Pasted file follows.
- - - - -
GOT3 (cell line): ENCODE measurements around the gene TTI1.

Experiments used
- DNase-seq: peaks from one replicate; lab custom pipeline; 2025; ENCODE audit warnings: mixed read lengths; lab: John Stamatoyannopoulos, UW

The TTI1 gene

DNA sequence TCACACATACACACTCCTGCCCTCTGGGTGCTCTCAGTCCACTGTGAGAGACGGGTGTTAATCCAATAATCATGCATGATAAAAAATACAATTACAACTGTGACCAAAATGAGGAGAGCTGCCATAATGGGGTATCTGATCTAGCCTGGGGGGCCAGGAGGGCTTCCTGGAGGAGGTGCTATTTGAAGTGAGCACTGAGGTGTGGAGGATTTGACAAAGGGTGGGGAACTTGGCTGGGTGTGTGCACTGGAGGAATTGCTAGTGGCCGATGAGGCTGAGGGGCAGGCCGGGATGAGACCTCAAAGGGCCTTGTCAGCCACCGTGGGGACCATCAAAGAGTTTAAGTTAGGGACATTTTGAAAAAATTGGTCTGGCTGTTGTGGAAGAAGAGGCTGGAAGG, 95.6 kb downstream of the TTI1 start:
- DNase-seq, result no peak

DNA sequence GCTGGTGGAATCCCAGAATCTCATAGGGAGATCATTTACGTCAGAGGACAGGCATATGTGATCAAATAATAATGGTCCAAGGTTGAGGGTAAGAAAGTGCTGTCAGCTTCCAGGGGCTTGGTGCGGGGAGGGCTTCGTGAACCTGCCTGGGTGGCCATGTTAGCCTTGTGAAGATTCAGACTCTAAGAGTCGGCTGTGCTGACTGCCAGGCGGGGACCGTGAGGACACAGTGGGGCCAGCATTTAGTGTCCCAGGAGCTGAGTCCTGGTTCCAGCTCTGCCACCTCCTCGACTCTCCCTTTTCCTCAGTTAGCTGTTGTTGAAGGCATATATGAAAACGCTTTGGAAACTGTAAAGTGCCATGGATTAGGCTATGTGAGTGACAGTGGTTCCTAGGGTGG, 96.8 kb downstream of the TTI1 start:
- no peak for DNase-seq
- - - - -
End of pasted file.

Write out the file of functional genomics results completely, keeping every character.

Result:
GOT3 (cell line): ENCODE measurements around the gene TTI1.

Experiments used
- DNase-seq: peaks from one replicate; lab custom pipeline; 2025; ENCODE audit warnings: mixed read lengths; lab: John Stamatoyannopoulos, UW

The TTI1 gene

DNA sequence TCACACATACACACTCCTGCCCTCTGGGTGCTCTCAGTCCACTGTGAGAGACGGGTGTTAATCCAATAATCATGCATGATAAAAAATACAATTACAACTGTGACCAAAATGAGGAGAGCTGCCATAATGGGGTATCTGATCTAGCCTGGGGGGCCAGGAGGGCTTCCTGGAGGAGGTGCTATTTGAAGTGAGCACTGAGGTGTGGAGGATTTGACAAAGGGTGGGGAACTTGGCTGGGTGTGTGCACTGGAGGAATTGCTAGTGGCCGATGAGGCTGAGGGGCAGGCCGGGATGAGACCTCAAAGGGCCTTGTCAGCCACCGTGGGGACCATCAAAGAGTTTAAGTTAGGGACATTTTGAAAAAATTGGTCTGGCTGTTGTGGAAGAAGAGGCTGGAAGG, 95.6 kb downstream of the TTI1 start:
- DNase-seq, result no peak

DNA sequence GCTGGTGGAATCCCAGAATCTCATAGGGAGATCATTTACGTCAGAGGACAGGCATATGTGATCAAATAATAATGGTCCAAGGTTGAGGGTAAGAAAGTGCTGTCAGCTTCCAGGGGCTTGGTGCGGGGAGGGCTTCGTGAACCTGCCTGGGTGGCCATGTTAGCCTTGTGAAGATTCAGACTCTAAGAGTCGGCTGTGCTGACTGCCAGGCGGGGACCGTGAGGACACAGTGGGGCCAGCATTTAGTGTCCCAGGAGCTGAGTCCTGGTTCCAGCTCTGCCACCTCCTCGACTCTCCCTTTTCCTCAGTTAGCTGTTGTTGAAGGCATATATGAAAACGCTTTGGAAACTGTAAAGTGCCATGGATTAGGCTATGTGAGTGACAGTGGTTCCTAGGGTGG, 96.8 kb downstream of the TTI1 start:
- no peak for DNase-seq